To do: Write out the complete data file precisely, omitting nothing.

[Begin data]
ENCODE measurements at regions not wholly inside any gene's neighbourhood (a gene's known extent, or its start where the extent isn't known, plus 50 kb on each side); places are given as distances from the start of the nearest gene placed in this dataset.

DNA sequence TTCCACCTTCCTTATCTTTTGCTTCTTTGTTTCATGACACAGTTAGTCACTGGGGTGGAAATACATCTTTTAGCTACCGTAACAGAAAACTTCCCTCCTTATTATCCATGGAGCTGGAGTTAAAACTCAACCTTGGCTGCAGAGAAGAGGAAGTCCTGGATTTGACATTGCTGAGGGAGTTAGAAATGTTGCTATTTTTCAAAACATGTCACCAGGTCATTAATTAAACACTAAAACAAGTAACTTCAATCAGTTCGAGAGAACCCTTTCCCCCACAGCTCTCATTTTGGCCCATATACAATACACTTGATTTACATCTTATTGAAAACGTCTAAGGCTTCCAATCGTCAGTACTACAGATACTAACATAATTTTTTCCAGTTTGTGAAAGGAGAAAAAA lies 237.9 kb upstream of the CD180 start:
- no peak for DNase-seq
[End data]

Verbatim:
ENCODE measurements at regions not wholly inside any gene's neighbourhood (a gene's known extent, or its start where the extent isn't known, plus 50 kb on each side); places are given as distances from the start of the nearest gene placed in this dataset.

DNA sequence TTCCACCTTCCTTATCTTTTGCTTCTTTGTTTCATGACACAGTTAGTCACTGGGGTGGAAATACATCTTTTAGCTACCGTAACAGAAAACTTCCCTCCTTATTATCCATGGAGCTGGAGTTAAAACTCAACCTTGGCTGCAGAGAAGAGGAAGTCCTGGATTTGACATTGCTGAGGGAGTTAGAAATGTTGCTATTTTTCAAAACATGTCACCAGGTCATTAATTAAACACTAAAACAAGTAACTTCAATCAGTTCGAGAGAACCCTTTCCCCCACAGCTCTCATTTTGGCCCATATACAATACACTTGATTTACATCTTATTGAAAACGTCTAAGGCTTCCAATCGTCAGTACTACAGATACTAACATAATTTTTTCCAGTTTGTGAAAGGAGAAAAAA lies 237.9 kb upstream of the CD180 start:
- no peak for DNase-seq